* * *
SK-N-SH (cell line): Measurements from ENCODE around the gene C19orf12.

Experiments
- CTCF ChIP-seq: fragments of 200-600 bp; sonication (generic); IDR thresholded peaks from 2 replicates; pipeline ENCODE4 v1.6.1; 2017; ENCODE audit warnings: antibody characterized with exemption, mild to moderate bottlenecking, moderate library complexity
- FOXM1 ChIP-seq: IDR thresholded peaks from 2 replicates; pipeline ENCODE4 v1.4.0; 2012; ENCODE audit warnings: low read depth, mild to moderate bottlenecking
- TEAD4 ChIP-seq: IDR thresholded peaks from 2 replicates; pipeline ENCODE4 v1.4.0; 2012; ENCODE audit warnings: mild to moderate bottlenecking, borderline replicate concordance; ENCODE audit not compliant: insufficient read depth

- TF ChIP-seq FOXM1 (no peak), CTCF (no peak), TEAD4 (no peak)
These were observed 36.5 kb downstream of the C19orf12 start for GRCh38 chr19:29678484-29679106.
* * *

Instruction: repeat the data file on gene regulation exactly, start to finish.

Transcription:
SK-N-SH (cell line): Measurements from ENCODE around the gene C19orf12.

Experiments
- CTCF ChIP-seq: fragments of 200-600 bp; sonication (generic); IDR thresholded peaks from 2 replicates; pipeline ENCODE4 v1.6.1; 2017; ENCODE audit warnings: antibody characterized with exemption, mild to moderate bottlenecking, moderate library complexity
- FOXM1 ChIP-seq: IDR thresholded peaks from 2 replicates; pipeline ENCODE4 v1.4.0; 2012; ENCODE audit warnings: low read depth, mild to moderate bottlenecking
- TEAD4 ChIP-seq: IDR thresholded peaks from 2 replicates; pipeline ENCODE4 v1.4.0; 2012; ENCODE audit warnings: mild to moderate bottlenecking, borderline replicate concordance; ENCODE audit not compliant: insufficient read depth

- TF ChIP-seq FOXM1 (no peak), CTCF (no peak), TEAD4 (no peak)
These were observed 36.5 kb downstream of the C19orf12 start for GRCh38 chr19:29678484-29679106.